The non-profit association Ringland asked OMGEVING to assess the concept of covering the Antwerp ring road in terms of its feasibility and to further refine the idea. Ringland’s proposal is to build two separate tunnels for each direction of traffic (with multiple lanes) and to invert the present underlying logic. They propose that vehicles continuing on the road use the outer tunnels while traffic to and from the city uses the inner tunnels. The outer tunnels link to the highways and the inner ones connect to Nieuwe Singel road, which is located on top of the tunnels.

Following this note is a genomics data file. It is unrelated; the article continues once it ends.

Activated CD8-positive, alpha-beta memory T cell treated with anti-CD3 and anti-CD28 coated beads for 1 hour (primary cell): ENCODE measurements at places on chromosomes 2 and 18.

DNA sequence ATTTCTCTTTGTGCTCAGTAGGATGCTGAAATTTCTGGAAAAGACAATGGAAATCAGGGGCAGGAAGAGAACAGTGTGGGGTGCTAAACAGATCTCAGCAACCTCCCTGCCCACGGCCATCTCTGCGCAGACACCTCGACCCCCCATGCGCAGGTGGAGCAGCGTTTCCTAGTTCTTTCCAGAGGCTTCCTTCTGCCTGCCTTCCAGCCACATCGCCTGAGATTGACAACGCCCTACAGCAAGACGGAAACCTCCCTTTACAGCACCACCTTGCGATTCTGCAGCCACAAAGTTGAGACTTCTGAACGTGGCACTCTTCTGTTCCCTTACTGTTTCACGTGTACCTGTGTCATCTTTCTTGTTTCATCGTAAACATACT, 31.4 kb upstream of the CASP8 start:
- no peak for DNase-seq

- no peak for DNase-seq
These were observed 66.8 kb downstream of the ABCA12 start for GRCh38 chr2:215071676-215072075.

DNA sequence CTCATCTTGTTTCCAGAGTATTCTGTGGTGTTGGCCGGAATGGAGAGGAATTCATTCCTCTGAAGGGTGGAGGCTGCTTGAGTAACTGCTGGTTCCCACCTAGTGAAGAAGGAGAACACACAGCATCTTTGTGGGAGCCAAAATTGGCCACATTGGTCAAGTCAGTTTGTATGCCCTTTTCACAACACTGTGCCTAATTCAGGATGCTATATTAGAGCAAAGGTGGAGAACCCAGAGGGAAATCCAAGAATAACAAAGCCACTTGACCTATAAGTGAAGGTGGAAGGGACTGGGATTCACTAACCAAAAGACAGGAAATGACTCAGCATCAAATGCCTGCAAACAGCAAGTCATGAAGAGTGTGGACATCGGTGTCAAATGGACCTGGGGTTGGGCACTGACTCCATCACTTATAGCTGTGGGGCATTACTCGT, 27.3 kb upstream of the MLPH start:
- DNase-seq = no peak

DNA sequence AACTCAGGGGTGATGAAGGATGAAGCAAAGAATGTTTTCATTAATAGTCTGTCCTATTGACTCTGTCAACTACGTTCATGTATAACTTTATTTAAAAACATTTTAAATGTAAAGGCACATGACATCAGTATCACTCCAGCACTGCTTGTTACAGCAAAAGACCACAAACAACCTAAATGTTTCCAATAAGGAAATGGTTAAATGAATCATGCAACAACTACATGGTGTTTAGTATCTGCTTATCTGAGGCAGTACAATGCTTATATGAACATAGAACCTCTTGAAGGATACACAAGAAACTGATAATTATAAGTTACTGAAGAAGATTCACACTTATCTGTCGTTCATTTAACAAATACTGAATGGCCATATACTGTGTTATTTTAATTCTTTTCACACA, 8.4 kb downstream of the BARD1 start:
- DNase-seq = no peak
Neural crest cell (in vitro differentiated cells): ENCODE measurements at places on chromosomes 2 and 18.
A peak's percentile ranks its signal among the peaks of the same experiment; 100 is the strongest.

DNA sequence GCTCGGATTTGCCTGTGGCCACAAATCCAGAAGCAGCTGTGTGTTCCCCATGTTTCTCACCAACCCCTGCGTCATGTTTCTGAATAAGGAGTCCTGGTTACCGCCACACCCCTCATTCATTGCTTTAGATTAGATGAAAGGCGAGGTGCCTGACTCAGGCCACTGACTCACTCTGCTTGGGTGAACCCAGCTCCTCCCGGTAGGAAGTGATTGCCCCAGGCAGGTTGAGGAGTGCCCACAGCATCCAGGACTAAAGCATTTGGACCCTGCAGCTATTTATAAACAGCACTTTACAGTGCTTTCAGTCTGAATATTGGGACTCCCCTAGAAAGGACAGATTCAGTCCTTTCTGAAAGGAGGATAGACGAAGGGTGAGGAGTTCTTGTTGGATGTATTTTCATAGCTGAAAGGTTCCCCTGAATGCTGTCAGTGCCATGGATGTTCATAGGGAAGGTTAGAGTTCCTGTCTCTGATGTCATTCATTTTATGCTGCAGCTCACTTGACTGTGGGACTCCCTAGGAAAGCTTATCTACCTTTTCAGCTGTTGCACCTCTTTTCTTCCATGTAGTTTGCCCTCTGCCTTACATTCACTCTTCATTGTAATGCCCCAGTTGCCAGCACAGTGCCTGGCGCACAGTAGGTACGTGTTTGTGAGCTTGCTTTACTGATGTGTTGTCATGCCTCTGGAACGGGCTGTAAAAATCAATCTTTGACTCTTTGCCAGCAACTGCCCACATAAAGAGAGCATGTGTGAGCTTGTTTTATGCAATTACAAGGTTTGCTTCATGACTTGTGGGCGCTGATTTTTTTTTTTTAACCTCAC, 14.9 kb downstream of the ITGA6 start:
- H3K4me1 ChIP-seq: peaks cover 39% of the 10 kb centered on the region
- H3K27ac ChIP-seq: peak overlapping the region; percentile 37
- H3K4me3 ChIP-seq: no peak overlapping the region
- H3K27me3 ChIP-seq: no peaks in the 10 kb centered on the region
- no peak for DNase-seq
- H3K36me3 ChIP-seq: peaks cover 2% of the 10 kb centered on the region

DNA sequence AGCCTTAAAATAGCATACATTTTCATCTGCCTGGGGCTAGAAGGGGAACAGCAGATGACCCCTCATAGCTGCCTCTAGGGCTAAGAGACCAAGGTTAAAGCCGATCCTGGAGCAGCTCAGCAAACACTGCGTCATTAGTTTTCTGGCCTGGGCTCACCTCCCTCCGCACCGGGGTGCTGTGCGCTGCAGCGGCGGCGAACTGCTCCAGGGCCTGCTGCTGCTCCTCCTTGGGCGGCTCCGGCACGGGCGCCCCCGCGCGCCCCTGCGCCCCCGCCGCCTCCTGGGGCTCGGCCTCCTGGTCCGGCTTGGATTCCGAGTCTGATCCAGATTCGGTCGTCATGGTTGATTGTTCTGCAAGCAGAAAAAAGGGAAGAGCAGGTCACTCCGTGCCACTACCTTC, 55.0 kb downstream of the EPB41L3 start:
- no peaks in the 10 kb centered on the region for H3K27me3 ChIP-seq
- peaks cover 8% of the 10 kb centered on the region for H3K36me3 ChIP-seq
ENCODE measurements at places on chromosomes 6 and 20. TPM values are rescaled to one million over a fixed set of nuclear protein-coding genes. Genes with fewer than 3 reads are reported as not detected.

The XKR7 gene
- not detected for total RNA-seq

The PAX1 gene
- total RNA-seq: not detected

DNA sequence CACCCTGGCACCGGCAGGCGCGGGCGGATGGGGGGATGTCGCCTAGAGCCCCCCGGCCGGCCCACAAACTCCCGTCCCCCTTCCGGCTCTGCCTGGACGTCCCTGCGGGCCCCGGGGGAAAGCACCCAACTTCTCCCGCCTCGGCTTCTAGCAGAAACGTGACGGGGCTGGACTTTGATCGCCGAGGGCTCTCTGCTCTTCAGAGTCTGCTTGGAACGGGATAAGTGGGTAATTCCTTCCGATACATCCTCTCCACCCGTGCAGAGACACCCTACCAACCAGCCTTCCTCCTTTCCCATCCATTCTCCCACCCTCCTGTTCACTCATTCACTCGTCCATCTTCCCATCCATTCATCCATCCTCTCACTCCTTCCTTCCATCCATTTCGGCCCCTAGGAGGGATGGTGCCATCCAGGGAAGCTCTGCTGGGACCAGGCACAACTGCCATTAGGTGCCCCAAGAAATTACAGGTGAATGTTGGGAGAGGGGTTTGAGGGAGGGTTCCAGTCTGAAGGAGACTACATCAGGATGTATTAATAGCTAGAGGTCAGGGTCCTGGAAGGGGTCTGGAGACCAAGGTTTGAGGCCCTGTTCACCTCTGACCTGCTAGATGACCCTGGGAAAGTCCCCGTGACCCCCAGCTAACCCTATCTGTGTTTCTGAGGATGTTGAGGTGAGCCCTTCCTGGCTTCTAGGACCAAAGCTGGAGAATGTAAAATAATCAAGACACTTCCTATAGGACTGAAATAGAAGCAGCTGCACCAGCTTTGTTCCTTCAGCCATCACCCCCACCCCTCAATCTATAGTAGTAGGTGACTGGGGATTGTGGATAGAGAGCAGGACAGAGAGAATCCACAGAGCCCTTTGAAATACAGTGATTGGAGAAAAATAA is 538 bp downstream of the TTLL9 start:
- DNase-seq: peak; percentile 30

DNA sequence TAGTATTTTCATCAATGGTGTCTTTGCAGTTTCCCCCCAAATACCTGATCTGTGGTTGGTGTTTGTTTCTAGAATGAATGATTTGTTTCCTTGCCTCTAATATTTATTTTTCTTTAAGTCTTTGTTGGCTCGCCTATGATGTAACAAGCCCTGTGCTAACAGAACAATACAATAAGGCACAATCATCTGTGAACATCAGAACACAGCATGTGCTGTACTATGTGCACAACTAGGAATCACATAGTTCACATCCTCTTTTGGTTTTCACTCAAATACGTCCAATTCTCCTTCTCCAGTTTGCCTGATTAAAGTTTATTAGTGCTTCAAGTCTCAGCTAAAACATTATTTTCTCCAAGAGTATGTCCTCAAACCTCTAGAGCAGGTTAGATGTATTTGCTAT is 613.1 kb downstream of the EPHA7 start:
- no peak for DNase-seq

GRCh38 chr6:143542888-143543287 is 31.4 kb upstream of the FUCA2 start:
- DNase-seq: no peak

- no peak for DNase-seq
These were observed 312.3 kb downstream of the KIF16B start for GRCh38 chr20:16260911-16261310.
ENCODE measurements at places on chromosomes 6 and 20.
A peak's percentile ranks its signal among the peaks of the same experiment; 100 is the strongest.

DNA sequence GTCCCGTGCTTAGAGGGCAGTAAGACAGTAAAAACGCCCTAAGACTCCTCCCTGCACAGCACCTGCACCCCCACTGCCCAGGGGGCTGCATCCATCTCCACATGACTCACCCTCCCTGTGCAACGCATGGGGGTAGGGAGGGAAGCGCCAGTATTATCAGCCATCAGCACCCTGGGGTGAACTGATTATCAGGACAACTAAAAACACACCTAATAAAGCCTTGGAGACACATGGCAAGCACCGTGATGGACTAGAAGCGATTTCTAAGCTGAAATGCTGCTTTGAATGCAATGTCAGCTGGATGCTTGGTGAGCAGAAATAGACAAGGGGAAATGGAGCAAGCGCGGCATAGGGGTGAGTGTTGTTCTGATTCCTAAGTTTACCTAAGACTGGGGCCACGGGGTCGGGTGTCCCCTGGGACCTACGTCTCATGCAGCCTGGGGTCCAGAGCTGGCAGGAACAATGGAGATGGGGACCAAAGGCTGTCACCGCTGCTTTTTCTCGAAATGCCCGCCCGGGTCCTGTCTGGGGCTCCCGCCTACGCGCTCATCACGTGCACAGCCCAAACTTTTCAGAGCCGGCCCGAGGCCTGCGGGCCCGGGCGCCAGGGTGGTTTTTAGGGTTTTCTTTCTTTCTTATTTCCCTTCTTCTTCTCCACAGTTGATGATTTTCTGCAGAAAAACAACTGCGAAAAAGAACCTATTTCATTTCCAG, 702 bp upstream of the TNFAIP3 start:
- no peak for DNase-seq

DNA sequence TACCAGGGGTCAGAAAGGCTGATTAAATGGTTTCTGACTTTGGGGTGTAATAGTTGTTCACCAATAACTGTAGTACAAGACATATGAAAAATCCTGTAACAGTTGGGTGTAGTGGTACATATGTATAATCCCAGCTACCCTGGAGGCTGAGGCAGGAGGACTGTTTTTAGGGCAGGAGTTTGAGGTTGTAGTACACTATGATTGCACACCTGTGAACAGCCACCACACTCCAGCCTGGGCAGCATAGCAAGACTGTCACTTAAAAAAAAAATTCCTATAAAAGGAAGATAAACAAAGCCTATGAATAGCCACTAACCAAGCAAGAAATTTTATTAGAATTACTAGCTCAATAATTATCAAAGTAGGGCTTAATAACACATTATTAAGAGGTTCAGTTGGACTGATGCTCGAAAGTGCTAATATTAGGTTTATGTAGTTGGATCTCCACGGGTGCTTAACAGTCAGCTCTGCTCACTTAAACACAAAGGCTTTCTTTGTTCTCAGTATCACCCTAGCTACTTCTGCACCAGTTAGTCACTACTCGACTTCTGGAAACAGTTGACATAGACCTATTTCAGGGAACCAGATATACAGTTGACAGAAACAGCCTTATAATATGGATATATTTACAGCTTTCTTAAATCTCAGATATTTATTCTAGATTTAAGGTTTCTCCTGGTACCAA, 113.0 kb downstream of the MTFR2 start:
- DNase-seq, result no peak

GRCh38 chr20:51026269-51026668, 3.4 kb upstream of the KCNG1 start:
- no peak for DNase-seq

OMGEVING’s study was more than just a mobility study, and it involved a quest for a robust system that anticipates to the largest possible extent the spatial context, and thus charts the spatial impact and the feasibility of the new road infrastructure. The study provided an understanding of how the mobility system works in the various tunnels, both those connecting to the highways and to the city. It also provided guidelines on the maximum speed limits, the incorporation of the European Tunnel Directive and what the interchanges may look like. The plan also demonstrated what the opportunities are for urban development at a central location in Antwerp where it is presently inconceivable to live, work, visit or engage in recreation. It placed the focus on how we hope to deal with mobility and urban living in the future.